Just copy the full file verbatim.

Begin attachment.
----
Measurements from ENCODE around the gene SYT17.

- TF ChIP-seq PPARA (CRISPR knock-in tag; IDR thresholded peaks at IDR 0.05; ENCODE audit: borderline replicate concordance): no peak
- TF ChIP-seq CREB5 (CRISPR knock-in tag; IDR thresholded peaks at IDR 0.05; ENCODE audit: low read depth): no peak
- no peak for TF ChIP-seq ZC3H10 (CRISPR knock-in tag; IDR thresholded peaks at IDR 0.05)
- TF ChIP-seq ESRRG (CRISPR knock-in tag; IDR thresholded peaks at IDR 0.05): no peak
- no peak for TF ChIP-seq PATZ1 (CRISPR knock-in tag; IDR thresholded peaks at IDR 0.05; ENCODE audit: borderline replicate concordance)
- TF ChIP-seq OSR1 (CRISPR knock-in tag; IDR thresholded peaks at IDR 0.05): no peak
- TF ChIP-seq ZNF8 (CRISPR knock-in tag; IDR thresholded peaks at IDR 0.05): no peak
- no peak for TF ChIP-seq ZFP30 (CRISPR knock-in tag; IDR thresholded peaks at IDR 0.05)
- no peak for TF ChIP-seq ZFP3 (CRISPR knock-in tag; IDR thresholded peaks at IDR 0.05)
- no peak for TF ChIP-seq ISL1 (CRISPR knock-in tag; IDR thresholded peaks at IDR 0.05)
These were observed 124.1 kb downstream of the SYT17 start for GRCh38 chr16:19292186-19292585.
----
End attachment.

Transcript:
Measurements from ENCODE around the gene SYT17.

- TF ChIP-seq PPARA (CRISPR knock-in tag; IDR thresholded peaks at IDR 0.05; ENCODE audit: borderline replicate concordance): no peak
- TF ChIP-seq CREB5 (CRISPR knock-in tag; IDR thresholded peaks at IDR 0.05; ENCODE audit: low read depth): no peak
- no peak for TF ChIP-seq ZC3H10 (CRISPR knock-in tag; IDR thresholded peaks at IDR 0.05)
- TF ChIP-seq ESRRG (CRISPR knock-in tag; IDR thresholded peaks at IDR 0.05): no peak
- no peak for TF ChIP-seq PATZ1 (CRISPR knock-in tag; IDR thresholded peaks at IDR 0.05; ENCODE audit: borderline replicate concordance)
- TF ChIP-seq OSR1 (CRISPR knock-in tag; IDR thresholded peaks at IDR 0.05): no peak
- TF ChIP-seq ZNF8 (CRISPR knock-in tag; IDR thresholded peaks at IDR 0.05): no peak
- no peak for TF ChIP-seq ZFP30 (CRISPR knock-in tag; IDR thresholded peaks at IDR 0.05)
- no peak for TF ChIP-seq ZFP3 (CRISPR knock-in tag; IDR thresholded peaks at IDR 0.05)
- no peak for TF ChIP-seq ISL1 (CRISPR knock-in tag; IDR thresholded peaks at IDR 0.05)
These were observed 124.1 kb downstream of the SYT17 start for GRCh38 chr16:19292186-19292585.